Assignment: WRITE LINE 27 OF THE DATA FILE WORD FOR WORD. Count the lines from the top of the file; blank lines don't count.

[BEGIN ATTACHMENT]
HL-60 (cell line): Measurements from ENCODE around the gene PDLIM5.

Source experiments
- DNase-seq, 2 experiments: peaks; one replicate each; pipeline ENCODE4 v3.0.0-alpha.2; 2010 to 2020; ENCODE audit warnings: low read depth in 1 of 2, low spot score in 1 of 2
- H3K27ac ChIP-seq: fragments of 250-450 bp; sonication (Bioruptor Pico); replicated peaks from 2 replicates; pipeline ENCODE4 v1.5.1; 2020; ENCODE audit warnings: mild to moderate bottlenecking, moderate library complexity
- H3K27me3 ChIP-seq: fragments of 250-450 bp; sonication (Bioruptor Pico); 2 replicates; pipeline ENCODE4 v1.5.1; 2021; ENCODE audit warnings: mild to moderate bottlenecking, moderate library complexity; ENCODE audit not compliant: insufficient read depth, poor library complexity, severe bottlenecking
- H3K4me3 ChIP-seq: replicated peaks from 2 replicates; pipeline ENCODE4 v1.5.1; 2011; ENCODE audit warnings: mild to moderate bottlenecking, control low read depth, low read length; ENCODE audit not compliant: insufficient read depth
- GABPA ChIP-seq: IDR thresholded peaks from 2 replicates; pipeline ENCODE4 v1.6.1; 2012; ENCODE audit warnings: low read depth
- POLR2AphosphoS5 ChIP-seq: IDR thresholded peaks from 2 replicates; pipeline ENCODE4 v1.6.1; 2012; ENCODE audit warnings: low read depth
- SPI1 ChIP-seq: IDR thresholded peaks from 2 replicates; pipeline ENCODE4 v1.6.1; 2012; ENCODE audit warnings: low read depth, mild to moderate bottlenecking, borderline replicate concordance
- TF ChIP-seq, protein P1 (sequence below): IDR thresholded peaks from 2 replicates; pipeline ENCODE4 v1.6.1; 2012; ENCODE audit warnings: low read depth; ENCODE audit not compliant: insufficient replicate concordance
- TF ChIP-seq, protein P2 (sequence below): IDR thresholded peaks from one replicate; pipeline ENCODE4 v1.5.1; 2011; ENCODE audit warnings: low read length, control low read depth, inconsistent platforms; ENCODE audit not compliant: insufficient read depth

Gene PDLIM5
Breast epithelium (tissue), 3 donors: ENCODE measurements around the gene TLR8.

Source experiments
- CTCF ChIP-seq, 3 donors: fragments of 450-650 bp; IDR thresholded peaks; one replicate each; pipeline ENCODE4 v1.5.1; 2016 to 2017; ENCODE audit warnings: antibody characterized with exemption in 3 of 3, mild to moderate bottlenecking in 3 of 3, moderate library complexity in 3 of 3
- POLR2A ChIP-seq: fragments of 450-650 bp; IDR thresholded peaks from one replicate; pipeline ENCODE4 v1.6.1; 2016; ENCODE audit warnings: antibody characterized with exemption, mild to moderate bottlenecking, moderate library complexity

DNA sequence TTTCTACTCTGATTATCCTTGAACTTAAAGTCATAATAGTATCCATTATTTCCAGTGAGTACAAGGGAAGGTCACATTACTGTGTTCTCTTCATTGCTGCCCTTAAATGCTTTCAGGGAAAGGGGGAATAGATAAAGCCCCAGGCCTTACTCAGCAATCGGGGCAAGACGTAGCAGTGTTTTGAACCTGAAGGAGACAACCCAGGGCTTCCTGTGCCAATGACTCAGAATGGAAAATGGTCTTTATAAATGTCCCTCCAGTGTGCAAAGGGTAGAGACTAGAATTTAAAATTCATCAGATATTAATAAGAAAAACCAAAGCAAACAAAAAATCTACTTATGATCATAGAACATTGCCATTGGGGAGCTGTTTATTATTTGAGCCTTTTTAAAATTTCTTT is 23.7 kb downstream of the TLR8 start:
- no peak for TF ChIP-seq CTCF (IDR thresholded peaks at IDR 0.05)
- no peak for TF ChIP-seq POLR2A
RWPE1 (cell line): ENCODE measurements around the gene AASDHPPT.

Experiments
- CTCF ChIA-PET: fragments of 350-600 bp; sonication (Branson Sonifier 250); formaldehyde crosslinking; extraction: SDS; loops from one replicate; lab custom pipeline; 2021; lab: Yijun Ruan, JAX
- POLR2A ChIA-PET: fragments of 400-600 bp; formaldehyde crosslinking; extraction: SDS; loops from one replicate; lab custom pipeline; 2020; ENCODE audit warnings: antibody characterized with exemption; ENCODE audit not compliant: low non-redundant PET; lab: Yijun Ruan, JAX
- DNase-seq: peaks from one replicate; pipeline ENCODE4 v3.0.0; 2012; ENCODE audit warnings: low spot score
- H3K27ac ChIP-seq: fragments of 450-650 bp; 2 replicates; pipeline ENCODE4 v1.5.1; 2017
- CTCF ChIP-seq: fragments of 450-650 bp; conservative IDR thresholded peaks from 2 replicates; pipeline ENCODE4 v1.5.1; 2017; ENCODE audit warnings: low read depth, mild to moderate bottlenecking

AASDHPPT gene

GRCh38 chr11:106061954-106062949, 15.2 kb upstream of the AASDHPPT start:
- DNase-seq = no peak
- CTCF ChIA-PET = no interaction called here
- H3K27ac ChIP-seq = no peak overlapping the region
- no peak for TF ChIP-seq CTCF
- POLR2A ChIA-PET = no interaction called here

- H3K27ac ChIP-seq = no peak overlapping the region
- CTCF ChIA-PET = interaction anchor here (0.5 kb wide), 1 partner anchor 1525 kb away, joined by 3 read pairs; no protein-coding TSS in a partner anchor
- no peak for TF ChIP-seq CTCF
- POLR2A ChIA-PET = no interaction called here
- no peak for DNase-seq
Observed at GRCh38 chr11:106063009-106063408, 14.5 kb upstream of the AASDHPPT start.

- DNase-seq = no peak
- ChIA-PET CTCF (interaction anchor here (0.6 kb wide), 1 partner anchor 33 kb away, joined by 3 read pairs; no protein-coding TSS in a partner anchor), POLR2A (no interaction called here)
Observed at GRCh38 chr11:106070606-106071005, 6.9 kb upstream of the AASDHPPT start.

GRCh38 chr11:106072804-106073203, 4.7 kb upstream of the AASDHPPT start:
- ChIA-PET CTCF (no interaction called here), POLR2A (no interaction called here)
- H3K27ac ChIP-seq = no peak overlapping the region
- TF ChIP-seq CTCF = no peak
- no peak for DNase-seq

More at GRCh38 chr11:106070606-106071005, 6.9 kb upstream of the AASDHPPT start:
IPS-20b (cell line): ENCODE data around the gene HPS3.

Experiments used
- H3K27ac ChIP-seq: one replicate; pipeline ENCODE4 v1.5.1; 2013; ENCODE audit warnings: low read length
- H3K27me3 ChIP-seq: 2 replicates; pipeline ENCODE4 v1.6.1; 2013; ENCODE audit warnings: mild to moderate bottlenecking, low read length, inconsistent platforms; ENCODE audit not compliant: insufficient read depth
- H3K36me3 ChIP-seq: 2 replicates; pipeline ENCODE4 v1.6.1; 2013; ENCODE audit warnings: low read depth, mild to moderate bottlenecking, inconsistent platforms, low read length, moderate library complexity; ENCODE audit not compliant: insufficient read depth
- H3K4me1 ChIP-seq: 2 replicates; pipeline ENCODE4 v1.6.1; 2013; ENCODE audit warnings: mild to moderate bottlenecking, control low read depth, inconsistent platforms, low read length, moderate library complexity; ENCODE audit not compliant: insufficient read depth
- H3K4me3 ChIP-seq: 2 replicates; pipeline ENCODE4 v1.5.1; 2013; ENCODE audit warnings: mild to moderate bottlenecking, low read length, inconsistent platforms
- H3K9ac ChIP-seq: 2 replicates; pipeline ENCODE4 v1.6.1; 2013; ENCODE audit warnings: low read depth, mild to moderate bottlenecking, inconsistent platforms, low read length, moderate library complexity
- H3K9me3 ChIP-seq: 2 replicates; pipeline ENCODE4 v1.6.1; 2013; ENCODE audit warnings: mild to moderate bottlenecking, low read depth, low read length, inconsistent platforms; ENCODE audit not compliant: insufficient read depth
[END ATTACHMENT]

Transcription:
AASDHPPT gene